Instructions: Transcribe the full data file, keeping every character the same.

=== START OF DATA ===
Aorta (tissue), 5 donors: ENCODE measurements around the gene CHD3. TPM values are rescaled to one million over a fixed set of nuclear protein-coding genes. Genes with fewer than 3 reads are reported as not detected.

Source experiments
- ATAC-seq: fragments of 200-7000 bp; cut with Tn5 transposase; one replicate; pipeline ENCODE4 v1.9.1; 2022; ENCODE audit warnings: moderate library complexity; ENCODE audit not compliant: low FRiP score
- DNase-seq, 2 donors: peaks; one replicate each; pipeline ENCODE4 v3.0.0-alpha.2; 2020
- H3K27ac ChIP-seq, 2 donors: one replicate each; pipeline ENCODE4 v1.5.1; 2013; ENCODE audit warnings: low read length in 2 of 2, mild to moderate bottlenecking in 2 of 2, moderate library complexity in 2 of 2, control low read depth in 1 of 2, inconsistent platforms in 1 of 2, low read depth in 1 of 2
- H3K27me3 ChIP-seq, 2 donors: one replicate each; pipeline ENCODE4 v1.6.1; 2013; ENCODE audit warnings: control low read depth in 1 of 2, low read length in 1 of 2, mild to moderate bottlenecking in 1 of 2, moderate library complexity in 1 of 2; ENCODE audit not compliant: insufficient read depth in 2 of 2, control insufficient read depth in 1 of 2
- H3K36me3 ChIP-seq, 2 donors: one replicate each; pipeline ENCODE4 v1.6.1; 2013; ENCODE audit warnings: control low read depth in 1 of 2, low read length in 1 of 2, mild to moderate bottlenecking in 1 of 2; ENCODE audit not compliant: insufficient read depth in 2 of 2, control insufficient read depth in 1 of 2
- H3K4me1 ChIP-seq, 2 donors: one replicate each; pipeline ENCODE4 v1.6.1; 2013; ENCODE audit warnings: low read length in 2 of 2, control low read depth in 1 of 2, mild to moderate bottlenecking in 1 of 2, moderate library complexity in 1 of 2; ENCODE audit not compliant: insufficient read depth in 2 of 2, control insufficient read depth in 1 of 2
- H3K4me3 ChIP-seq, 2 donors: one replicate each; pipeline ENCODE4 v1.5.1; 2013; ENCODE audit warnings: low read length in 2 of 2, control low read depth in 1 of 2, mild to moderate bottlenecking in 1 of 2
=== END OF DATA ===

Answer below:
Aorta (tissue), 5 donors: ENCODE measurements around the gene CHD3. TPM values are rescaled to one million over a fixed set of nuclear protein-coding genes. Genes with fewer than 3 reads are reported as not detected.

Source experiments
- ATAC-seq: fragments of 200-7000 bp; cut with Tn5 transposase; one replicate; pipeline ENCODE4 v1.9.1; 2022; ENCODE audit warnings: moderate library complexity; ENCODE audit not compliant: low FRiP score
- DNase-seq, 2 donors: peaks; one replicate each; pipeline ENCODE4 v3.0.0-alpha.2; 2020
- H3K27ac ChIP-seq, 2 donors: one replicate each; pipeline ENCODE4 v1.5.1; 2013; ENCODE audit warnings: low read length in 2 of 2, mild to moderate bottlenecking in 2 of 2, moderate library complexity in 2 of 2, control low read depth in 1 of 2, inconsistent platforms in 1 of 2, low read depth in 1 of 2
- H3K27me3 ChIP-seq, 2 donors: one replicate each; pipeline ENCODE4 v1.6.1; 2013; ENCODE audit warnings: control low read depth in 1 of 2, low read length in 1 of 2, mild to moderate bottlenecking in 1 of 2, moderate library complexity in 1 of 2; ENCODE audit not compliant: insufficient read depth in 2 of 2, control insufficient read depth in 1 of 2
- H3K36me3 ChIP-seq, 2 donors: one replicate each; pipeline ENCODE4 v1.6.1; 2013; ENCODE audit warnings: control low read depth in 1 of 2, low read length in 1 of 2, mild to moderate bottlenecking in 1 of 2; ENCODE audit not compliant: insufficient read depth in 2 of 2, control insufficient read depth in 1 of 2
- H3K4me1 ChIP-seq, 2 donors: one replicate each; pipeline ENCODE4 v1.6.1; 2013; ENCODE audit warnings: low read length in 2 of 2, control low read depth in 1 of 2, mild to moderate bottlenecking in 1 of 2, moderate library complexity in 1 of 2; ENCODE audit not compliant: insufficient read depth in 2 of 2, control insufficient read depth in 1 of 2
- H3K4me3 ChIP-seq, 2 donors: one replicate each; pipeline ENCODE4 v1.5.1; 2013; ENCODE audit warnings: low read length in 2 of 2, control low read depth in 1 of 2, mild to moderate bottlenecking in 1 of 2